I've found it's a good idea to minimize talk about sex, love, religion, and politics at work until you have a *very* clear picture of how friendly (or hostile) the environment is to your identity and beliefs. Most of us work under termination-at-will, and wrongful termination (for the handful of prohibited reasons) is usually difficult and expensive to prove. It's better to look for a friendlier workplace on your own timetable than to get fired because your current employer doesn't like who you are or what you believe. When the economy and job market are going gangbusters or when termination-for-cause makes it way to the US -- I'm not holding my breath on either account -- it will be easier to be open and forthright at work. In present circumstances, discretion is usually the better part of valor.
@38, I fell for it. Not so much that I thought it was really you (after the initial shock I triple checked my memory to ensure I wasn't confusing you with someone else) as I thought it was some technical glitch that had somehow mixed up the origin of comments.

In my defense, I never read Seattleblues, so I'm unfamiliar with his style other than he is a homophobic douchebag that portrays himself as some sort of sophisticated gentleman. Whenever I start a comment I realize is his I stop and skip ahead. I also skip all the responses to him. As trolls go, I find him dull. Sorry for the silly reaction though.
@venomlash, I fell for it as well, and when I read your comment, it didn't match what I remember of you, and I had to check your previous comments to see if I was imagining things.
godam you people are tedious and dense....
Mr Lash - I knew it was an impersonation, and was just throwing in a little tease over your willingness to engage Mr Blues so thoroughly. It's a bit like Mr Ank's recent infatuation with the Unregistered Troll, only he took it to such lengths that it took a considerable chunk out of how complimentary it was when he addressed any of the the rest of us at length - a bit like Emma realizing that being a particular friend of the universally genial Mr Weston was not an especially high distinction.
About a year ago I found myself in a similar sort of situation to the LW. I was half-way through a one-year secondment in a much more redneck town than I was useful. I had found the homophobia really hard to deal with at first (i'm straight) - being told some of our branch managers were "theatrical", offensive sodomy jokes etc. When we got a new admin assistant from the agency, an extremely camp 22 yo who displayed no awareness that anyone might not accept him, I thought "oh god, I have to WARN him". I used Lymis' strategy from the get go - no pronouns, friendly enquiries, and he easily talked to me about his boyfriend. Before I found a good chance to have the "careful, homophobia ahead!" conversation, he started a long anecdote at a collective morning tea about how he and his boyfriend had gone shopping for a new King bed after they broke theirs. Then he rushed cheerfully back to work. And much to my bewilderment, one of my co-workers *whispered* to me: "I think he MIGHT be GAY".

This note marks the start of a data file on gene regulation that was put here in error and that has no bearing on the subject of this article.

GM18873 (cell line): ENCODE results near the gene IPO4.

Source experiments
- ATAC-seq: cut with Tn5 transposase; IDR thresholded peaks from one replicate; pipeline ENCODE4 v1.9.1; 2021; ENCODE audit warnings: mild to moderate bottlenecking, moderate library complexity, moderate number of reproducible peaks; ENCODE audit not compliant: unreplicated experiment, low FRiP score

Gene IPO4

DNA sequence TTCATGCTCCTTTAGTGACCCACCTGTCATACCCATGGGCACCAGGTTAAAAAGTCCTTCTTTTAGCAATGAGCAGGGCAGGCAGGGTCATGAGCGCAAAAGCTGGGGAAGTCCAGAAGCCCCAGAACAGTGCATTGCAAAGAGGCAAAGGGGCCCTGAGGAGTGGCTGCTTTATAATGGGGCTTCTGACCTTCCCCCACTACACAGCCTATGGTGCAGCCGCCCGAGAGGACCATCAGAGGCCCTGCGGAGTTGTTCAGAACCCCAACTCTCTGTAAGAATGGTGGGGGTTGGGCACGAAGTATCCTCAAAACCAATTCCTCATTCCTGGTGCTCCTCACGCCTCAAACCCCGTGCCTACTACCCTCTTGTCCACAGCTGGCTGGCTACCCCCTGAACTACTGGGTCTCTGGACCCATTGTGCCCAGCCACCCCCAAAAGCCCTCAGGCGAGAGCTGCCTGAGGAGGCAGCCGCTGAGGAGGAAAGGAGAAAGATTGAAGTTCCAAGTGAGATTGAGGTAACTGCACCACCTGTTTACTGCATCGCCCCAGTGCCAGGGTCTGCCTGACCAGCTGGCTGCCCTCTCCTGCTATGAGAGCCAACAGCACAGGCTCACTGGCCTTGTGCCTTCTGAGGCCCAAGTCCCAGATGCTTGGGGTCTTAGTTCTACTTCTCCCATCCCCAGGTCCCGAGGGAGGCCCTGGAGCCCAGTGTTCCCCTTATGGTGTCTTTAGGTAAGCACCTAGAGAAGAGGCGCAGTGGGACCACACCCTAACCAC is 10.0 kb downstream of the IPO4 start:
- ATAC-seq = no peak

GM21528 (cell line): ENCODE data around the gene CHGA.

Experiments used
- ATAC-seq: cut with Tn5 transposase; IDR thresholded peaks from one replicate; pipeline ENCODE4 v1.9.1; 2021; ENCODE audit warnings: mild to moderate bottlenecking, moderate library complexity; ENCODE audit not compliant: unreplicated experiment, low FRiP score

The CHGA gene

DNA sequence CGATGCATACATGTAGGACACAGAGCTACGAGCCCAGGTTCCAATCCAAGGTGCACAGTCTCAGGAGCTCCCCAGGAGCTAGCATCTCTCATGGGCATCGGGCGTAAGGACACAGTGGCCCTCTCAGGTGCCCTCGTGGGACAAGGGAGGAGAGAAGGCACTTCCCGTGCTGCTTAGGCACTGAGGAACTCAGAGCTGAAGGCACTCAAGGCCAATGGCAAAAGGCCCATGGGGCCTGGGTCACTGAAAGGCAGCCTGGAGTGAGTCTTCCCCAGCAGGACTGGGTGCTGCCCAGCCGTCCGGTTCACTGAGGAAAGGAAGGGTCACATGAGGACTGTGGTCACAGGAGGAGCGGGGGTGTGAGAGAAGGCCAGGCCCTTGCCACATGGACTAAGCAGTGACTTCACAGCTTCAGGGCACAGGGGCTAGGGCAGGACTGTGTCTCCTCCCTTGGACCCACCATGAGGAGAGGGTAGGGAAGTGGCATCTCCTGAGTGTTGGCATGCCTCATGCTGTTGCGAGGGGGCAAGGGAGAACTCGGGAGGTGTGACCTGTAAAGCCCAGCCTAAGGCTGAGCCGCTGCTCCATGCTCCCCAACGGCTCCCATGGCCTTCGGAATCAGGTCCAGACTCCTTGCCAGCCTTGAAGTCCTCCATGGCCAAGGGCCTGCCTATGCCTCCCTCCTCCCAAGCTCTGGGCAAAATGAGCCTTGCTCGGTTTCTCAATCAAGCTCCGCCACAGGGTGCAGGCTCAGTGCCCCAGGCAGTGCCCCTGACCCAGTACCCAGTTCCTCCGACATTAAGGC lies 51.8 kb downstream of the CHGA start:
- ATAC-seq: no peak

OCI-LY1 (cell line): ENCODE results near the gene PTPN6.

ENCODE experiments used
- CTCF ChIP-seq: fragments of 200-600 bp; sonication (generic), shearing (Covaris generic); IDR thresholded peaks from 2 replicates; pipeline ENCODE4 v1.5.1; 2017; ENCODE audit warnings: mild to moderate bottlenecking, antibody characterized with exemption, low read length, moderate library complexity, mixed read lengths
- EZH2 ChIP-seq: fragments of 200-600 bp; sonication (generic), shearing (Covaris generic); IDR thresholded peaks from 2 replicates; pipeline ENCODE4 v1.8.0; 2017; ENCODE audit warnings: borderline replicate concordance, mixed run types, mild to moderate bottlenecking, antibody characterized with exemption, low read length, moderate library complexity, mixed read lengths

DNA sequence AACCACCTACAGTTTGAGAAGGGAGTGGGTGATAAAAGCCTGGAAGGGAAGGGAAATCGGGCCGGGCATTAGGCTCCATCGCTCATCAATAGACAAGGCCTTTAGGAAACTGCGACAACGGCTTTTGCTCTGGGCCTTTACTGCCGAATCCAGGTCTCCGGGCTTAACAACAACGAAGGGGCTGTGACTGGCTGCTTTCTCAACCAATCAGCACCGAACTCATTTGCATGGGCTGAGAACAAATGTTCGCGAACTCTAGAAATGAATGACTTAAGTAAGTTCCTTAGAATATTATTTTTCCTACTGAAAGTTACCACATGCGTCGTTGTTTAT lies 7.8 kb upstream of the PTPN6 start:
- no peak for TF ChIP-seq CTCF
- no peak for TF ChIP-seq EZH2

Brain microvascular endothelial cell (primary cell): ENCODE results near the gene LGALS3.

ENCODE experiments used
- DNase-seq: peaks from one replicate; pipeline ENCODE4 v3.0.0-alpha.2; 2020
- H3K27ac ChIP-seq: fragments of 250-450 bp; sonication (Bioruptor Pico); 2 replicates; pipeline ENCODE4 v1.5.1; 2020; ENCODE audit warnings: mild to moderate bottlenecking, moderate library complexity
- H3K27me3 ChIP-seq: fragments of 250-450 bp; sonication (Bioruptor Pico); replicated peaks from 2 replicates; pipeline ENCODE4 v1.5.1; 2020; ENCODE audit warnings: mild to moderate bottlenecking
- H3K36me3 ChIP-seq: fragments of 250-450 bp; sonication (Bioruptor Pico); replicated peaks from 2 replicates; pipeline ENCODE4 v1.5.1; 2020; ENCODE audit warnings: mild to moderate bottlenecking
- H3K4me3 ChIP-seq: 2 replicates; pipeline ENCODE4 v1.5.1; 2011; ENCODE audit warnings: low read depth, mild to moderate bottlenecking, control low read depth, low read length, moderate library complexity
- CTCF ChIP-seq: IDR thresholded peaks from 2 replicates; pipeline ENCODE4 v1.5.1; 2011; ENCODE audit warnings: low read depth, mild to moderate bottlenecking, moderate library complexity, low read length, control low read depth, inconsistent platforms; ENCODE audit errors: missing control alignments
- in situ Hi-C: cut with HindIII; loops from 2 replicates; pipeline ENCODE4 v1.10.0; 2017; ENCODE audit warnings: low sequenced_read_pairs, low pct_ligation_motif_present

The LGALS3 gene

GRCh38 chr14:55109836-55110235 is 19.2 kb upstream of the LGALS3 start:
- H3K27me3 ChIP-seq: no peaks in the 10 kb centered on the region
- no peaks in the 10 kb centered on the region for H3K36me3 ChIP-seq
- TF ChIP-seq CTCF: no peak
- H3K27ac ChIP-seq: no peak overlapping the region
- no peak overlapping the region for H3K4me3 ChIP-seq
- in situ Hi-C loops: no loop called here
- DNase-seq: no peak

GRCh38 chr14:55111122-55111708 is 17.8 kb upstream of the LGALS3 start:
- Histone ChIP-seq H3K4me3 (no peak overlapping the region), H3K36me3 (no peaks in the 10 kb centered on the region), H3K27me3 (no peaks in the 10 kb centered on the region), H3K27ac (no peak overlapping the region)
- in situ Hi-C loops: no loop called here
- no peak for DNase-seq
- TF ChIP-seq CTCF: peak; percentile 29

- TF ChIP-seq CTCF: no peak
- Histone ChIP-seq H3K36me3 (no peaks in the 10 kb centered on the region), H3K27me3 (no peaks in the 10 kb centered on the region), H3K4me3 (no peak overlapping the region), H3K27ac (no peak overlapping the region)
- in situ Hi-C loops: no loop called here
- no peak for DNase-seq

Trying not to scream, laugh or cry, I said clearly, "Definitely gay." She replied "oh, I don't think we should make assumptions!" I pointed out clearly and loudly enough for those around, also having little gossipy circles to hear, that he clearly wasn't ashamed of his life, that he had no cause to be, and, in fact, there were A LOT of gay people in the world, and they had as much right to tell mundane stories at morning tea as anyone else, and I didn't really think that whispering about it helped anything. In this situation the power was in the gossip, the speculation, and the jokes. The biggest homophobes clearly felt very uncomfortable dealing with this openly.

I don't know if the admin assistant was being deliberate or just young and oblivious, but I suspect he understood the culture much better than I did, because the innuendo stopped, he wasn't insulted or harassed (he *was* asked to shop for gifts for important female clients, cause y'know, he was 'artistic'). I like to assume that he simply wasn't prepared to work in a place where he couldn't be himself, so if he got fired or insulted, he'd just move on. In either case, my assumption that I knew better than him made me a dick. I'm certainly not saying it would work out that way for everyone, but I am saying I'd let the person running the risks make the decisions about how to handle it.

Apologies for length!
@35: I think you're spot on with the neutral pronouns.

Many years ago I was becoming friendly with a man I was sure was gay, though he'd never said anything indicating his sexual orientation. I invited him to dinner and told him that if he was seeing someone special he was invited to "bring that person." He thanked me but told me that unfortunately, he wasn't seeing anyone special at that time." I came home and announced to my husband that yup, he was gay.

Imagine my surprise when he started dating one of my female friends!

But often, the neutral pronouns are a giveaway.